The wedding ceremony. This is not a new topic here on the blog. For me personally the wedding ceremony is the scariest part of a wedding. I’m not sure why. I guess because maybe 80% of it falls on me to get it right. At the reception, you have help from your vendor friends when a crisis hits, but with a wedding ceremony it’s just you and no lifeline. So to master this event, I prepare for it.
When I walk into a rehearsal, I’m familiar with the area; I know where I’m going to place the members of the bridal party and I know how I want them to walk in. If directing the wedding ceremony gives you a mini heart attack, embrace these helpful techniques.
It is extremely helpful to go over these details at your site visit. Please note that when it comes to a ceremony, there is no right or wrong way to do it. There is plenty of room for flexibility when it comes to a wedding ceremony. If you need help lining up the bridal party, check out our Ceremony Details Cheat Sheet inside the Ceremony Planner Kit.
The ceremony details sheet you create will be your rehearsal map and wedding day lineup. We create this sheet after getting back the client worksheet. It is very important to have a clear understanding of the bridal party and everyone’s role, and that’s where this handy piece of paper comes in. We recommend sending the ceremony detail sheet to your client right after doing the site visit. You will want to confirm who is walking with whom and when during your first phone call, and you can make any changes before the next call. If you’d like to understand this process a little better, check out our Ceremony Planner Kit.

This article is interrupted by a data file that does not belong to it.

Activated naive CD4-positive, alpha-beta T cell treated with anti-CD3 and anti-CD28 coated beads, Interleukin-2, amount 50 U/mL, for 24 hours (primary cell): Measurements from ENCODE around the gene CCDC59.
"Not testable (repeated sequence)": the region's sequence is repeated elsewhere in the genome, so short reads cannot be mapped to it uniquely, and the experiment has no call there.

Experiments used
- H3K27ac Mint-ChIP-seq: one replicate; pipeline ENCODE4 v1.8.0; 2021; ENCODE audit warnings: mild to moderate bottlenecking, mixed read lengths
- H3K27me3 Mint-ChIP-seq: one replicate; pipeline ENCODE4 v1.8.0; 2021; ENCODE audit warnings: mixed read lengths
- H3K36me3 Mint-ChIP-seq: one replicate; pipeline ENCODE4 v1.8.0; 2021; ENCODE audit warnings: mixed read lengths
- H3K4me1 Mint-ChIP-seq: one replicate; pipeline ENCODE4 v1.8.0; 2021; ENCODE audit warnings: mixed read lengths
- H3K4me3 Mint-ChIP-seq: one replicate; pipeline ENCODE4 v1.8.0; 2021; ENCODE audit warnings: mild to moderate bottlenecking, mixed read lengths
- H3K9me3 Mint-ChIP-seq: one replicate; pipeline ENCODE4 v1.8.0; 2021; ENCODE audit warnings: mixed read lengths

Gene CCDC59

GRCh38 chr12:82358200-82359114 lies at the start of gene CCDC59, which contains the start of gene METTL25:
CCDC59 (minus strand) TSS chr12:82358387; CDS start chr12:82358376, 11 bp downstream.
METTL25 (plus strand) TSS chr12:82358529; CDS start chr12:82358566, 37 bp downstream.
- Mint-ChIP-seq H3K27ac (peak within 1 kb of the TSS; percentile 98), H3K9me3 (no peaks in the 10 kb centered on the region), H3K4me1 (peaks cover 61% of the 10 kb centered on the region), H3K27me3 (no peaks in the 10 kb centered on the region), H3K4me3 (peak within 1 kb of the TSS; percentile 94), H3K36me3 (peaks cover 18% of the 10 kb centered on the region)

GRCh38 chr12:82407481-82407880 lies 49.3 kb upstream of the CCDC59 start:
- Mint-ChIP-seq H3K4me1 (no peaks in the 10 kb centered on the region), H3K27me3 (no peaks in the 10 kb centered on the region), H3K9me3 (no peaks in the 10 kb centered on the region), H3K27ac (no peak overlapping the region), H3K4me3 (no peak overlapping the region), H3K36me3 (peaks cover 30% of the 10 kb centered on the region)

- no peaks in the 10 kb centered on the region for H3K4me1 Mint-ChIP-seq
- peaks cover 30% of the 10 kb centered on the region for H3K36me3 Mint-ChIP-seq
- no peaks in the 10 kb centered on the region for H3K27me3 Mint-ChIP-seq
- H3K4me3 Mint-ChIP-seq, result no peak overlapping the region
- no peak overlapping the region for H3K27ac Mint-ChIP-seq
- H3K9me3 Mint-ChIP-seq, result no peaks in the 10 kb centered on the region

#2 Ceremony Obstacles
For Indian weddings, Jewish weddings, and other religious/cultural weddings, the processionals and recessionals may be very different from the basic setup you’re used to. Your clients and the officiant can assist you with the specific logistics and details for such weddings if you need specific answers.
So, what to do with young children? Be sure to ask your bride what she envisions. Two suggestions are 1) have young flower girls and ring bearers sit in the first row when they get to the altar, or 2) if one of their parents is in the bridal party, they can stand with them.
Keep the older generation in mind when it comes to involving them in the prelude. We of course want to honor them, but make sure they are physically up for the task. Typically, the woman is on the left and the man is on the right when walking down the aisle; however, if they are sitting on the left, have them walk on the left. No one will notice and this can help alleviate any false footing.
If a wedding ceremony has started and you have a few late guests, make them wait until after the bride has walked down the aisle. If you allow them to go and sit down before then, it can be disruptive and loud—especially if the church is full.
#3 The Rehearsal
I once had a wedding ceremony delayed because the bride left the marriage license at home. To avoid this I remind my couples to bring it to the rehearsal and then I give the marriage license to the officiant. I’ve had a few officiants ask me to take care of it overnight, but I remind them I’m not the one signing it, so it’s better if they take charge.
Go Over the Timeline
After the rehearsal is finished, confirm that the bridesmaids and groomsmen know where to meet on the wedding day and what time they need to arrive. Go through the whole timeline with them. You may also want to make an announcement about the rehearsal dinner, if necessary. Make sure you know how all the personal items are getting to the venue.
Last Words on the Wedding Ceremony
When it comes to the wedding ceremony, get the officiant involved. Always ask how they would like to direct the ceremony. Most of the time they want your help with lining up the wedding party. If you have more questions about the wedding ceremony, feel free to check out our Wedding Management Certificate course.